Project #YAE92 M3: Part 2 – Why Do We Have All of These Extra Bolts?

Project #YAE92 M3: Part 2 – Why Do We Have All of These Extra Bolts?

by Mike Bonanni, photos by European Auto Source

I know I know, it’s been months since we first introduced you to Yost Autosport’s Project #YAE92 M3 endurance race car build, but we have a good excuse.  Truth be told, the past few months have been slow moving on this project as we entered the R&D phase.  We’re helping a number of companies develop new products for the E9X M3 platform and when you do that, things tend to end up in an engineering black hole.  Turns out, it takes time to build parts from scratch, especially since a lot of these companies don’t have access to the actual car. So we begin part two of our saga with tearing down the car even more than it already was.

First things first, we made our way over from Las Vegas to European Auto Source in Anaheim, CA. We arrived with a list of parts that needed to come off of the car and be sent out to various companies to make replacement parts from.  We had already lost sleep over the fact that we completely tore apart the interior and wiring harness of a perfectly good E92 M3 to get caged, but now we were about to take it to a whole other level.

Everything else was due to come off of the car with the exception of the engine.  All suspension arms were removed and sent out to SPL Parts in Texas.  Our sway bars were removed and sent out to a company with whom we are not allowed to announce yet.  Our brakes were removed in anticipation of a brand new brake kit from AP Racing and Essex Parts. The radiator and oil cooler were removed and sent off to Forge Motorsports all the way in the UK.   Numerous other things were removed in the frenzy leaving us with bloody knuckles and a lot of extra bolts.

 

Rear subframe bushings fresh out of the 3D printer. When time and money are a factor, this process can significantly aide in product development allowing you to check, alter, and re-check fitment quickly and cost effectively before building the actual product.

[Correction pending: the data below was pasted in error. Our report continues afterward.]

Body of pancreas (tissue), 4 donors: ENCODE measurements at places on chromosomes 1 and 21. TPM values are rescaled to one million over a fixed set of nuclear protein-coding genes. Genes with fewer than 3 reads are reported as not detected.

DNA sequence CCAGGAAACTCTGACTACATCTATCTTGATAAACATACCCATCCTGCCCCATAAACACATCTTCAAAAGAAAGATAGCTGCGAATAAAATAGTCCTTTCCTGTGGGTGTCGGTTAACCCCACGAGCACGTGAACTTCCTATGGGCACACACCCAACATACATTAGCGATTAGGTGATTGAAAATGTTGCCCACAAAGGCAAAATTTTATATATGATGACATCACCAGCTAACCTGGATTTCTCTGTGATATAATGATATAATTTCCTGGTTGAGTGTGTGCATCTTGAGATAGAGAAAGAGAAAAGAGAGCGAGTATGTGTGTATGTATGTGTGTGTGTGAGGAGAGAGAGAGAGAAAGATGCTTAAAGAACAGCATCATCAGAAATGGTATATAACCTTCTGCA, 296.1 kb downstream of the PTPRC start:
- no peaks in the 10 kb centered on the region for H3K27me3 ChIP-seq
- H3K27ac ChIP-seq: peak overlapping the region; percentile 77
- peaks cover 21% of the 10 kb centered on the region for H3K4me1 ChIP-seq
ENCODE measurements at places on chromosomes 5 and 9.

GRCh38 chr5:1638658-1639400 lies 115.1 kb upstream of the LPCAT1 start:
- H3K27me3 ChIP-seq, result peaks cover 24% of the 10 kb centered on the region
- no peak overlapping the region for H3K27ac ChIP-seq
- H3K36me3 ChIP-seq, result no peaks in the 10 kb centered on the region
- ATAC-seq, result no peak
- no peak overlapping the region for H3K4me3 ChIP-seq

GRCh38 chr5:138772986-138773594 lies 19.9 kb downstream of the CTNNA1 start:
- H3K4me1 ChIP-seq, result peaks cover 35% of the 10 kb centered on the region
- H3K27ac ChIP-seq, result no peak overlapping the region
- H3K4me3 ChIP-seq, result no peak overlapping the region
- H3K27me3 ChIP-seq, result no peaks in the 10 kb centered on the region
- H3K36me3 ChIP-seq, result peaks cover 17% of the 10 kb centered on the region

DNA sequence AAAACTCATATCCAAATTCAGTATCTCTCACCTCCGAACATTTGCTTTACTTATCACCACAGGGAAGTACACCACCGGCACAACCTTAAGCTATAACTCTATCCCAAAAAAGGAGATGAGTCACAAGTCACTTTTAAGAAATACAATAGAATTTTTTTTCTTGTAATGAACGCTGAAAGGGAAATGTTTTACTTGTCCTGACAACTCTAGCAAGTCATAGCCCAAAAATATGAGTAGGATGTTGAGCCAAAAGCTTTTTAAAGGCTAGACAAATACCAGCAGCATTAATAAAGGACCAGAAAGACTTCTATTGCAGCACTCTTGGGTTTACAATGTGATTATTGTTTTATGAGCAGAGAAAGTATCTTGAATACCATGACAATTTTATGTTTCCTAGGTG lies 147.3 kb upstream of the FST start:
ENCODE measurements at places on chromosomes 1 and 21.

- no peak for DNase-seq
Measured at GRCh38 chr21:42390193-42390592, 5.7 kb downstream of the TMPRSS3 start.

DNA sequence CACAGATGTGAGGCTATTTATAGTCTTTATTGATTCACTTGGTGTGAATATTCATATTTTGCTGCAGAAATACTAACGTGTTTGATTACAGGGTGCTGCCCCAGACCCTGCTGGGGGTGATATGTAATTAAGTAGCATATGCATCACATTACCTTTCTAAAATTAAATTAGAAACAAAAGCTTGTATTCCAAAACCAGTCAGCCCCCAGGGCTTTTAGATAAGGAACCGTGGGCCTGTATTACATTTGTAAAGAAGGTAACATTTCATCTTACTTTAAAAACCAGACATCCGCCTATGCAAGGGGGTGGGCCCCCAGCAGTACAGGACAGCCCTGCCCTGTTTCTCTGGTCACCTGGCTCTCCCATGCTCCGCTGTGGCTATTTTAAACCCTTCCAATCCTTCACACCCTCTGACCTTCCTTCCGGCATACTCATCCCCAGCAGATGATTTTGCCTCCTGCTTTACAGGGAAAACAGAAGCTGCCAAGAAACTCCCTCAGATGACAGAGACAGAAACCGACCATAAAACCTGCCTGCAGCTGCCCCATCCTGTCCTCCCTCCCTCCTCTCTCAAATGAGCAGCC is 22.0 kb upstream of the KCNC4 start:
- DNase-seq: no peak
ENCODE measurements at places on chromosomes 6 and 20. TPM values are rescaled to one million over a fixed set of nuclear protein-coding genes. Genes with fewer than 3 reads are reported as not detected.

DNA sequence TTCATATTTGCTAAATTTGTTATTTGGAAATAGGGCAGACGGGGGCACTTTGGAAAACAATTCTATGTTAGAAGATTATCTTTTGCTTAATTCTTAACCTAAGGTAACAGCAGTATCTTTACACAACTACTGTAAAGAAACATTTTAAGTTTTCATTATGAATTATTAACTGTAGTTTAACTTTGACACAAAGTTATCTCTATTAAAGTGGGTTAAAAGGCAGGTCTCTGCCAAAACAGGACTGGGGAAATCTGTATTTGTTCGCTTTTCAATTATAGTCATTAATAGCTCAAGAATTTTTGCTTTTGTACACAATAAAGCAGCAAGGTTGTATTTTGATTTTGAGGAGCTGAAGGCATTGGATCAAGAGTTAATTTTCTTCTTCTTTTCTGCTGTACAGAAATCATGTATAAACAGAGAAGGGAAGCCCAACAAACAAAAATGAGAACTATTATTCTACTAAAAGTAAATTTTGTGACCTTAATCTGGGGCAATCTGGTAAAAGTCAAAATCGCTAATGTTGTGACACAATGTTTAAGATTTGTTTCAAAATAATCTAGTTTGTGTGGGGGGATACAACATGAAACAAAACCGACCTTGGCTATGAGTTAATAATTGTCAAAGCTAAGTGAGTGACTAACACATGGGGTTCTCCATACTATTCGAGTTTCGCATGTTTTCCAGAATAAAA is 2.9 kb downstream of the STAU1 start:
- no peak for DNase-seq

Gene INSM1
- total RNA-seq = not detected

Unfortunately as I write this article we are still waiting on a lot of our parts to be finished but that’s the price you pay for developing brand new purpose built parts.  We did manage to get some stuff done though. One of the brand new parts that were created were solid aluminum bushings from Macht Schnell to replace the sloppy rubber bushings in both the rear differential mounts and rear subframe mounts. It’s well known in the E9X M3 world that the rear subframe and differential bushings are just plain crap. The factory rubber bushings allow so much deflection that it can, and often does cause rear axle failure and in some cases the subframe moves so much it can actually be damaged beyond repair. As you can imagine, that much deflection is not only dangerous for other drivetrain components but it absolutely hinders handling and the ability to put power to the ground.  Being that we are going endurance racing, arguably the most brutal test of a car, this was something that had to be addressed without question.

Luckily for us, Macht Schnell stepped up to the plate to make solid aluminum bushings!  The first step in their process was using awesome new 3D printing technology to create prototypes.  The 3D printer prints plastic pieces that can be used to expedite and dramatically reduce the cost of test fitment and R&D.  Once the fitment is perfect the drawings can then be used to machine the parts out of solid aluminum or other materials.  For Project #YAE92 we decided to go with solid aluminum bushings for zero flex and ultimate reliability.  Because it’s a race car there’s really no downside, but on a street car the solid aluminum will create more NVH (in-cabin noise and vibration) so Macht Schnell also plans on releasing a delrin option for these bushings which are still a substantial upgrade over factory while still allowing enough movement to absorb vibration.

 

The finished result; beautiful solid aluminum bushings for our rear differential ready for install. Getting rid of deflection in the rear differential will help effectively transfer more power to the ground and put less stress on our axles.
 
Solid aluminum rear subframe bushings will eliminate flex and movement in the rear subframe which can dramatically help responsiveness, drivability, and handling!

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